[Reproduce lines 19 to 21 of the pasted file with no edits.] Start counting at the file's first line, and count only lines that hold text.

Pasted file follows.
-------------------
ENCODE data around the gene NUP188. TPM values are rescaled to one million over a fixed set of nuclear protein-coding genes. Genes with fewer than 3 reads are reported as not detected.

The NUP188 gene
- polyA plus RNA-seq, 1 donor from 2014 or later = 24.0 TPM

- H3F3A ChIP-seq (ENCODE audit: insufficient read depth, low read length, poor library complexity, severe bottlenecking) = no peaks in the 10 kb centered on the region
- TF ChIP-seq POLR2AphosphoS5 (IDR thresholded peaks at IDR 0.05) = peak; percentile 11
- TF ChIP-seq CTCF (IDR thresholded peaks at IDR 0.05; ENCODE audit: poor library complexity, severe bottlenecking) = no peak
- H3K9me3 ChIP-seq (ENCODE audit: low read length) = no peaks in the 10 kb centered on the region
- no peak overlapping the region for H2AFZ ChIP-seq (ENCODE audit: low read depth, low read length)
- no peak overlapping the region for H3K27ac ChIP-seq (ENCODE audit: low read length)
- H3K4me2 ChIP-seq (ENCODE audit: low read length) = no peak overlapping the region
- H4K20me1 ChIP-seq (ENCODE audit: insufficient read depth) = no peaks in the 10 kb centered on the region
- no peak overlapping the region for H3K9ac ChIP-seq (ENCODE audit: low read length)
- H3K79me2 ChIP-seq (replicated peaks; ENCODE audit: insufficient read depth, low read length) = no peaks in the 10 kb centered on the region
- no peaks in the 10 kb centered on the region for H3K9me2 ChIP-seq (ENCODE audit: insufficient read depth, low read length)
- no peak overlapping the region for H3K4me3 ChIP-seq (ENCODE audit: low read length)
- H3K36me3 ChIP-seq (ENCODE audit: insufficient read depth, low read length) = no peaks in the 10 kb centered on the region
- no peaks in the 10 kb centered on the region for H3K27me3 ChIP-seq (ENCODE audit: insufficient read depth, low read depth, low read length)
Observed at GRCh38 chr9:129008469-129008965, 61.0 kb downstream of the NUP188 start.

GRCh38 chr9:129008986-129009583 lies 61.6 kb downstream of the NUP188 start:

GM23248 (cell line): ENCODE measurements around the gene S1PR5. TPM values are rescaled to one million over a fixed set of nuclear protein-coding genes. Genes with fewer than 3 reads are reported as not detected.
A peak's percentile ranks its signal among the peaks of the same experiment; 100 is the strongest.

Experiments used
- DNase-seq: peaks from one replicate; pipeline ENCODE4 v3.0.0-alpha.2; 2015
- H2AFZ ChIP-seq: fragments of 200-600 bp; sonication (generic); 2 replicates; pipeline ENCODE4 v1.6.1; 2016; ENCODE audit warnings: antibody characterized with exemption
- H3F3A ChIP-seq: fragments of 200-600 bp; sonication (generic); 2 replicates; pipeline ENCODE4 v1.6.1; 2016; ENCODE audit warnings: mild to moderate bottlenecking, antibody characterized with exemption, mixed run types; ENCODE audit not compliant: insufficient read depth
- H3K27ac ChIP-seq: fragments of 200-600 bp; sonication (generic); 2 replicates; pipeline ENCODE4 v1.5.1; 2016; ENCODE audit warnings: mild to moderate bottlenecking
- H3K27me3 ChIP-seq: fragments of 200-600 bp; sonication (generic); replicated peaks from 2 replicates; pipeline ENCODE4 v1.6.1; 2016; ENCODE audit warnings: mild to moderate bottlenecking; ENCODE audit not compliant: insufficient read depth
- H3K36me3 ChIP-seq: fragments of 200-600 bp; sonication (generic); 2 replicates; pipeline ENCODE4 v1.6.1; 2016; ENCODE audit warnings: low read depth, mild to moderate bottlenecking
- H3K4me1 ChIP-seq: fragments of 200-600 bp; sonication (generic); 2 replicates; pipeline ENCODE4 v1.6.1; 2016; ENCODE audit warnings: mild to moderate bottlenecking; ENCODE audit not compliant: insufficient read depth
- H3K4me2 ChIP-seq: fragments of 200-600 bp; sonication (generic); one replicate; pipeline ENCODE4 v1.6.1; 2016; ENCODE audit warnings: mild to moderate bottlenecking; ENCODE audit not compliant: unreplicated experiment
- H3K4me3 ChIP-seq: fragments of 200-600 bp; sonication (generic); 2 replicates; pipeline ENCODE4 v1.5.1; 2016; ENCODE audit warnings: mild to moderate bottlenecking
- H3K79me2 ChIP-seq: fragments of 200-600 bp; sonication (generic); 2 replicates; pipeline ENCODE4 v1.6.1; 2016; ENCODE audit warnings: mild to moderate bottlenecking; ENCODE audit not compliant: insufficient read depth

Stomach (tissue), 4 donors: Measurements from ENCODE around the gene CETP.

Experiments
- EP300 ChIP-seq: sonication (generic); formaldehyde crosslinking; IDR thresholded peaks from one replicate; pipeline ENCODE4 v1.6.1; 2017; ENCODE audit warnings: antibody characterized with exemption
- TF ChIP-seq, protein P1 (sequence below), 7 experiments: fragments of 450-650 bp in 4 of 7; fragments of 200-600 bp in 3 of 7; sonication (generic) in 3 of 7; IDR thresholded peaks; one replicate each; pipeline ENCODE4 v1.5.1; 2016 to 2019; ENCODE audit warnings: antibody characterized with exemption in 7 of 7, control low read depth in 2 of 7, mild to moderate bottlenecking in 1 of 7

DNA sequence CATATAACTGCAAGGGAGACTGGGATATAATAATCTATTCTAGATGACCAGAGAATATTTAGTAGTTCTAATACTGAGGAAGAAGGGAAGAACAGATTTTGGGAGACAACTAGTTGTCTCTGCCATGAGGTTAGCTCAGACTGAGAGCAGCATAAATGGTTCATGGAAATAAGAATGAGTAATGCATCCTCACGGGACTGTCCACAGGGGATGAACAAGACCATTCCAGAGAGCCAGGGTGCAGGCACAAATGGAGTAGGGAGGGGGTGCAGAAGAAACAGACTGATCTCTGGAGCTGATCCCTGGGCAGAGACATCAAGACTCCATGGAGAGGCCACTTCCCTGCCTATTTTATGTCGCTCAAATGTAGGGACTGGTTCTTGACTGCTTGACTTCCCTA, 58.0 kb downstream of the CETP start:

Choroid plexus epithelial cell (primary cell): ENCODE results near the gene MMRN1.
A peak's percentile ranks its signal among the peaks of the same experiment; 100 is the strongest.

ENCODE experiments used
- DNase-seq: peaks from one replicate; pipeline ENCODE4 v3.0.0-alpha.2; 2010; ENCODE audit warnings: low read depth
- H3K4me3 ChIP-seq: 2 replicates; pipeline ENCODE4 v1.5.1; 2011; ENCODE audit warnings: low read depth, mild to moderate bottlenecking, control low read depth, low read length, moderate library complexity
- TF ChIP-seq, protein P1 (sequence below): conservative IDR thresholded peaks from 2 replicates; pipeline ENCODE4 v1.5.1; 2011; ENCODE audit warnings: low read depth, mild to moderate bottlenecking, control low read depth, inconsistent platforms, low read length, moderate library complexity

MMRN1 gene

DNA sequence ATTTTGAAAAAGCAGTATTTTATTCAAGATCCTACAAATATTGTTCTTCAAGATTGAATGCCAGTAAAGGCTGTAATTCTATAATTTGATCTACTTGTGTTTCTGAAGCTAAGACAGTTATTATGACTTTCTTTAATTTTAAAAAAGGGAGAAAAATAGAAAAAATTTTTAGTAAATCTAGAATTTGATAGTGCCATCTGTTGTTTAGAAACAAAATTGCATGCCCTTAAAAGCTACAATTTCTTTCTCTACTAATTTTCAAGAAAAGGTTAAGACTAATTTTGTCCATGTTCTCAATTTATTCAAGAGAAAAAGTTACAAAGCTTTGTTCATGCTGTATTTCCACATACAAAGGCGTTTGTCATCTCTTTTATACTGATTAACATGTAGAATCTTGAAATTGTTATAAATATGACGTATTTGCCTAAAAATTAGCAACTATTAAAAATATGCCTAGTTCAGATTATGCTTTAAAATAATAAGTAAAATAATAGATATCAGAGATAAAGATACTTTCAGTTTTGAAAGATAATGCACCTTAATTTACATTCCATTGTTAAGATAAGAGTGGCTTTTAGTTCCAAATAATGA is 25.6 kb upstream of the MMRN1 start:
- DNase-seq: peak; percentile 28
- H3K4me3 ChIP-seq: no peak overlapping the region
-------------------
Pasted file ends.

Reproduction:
GRCh38 chr9:129008986-129009583 lies 61.6 kb downstream of the NUP188 start:

GM23248 (cell line): ENCODE measurements around the gene S1PR5. TPM values are rescaled to one million over a fixed set of nuclear protein-coding genes. Genes with fewer than 3 reads are reported as not detected.
A peak's percentile ranks its signal among the peaks of the same experiment; 100 is the strongest.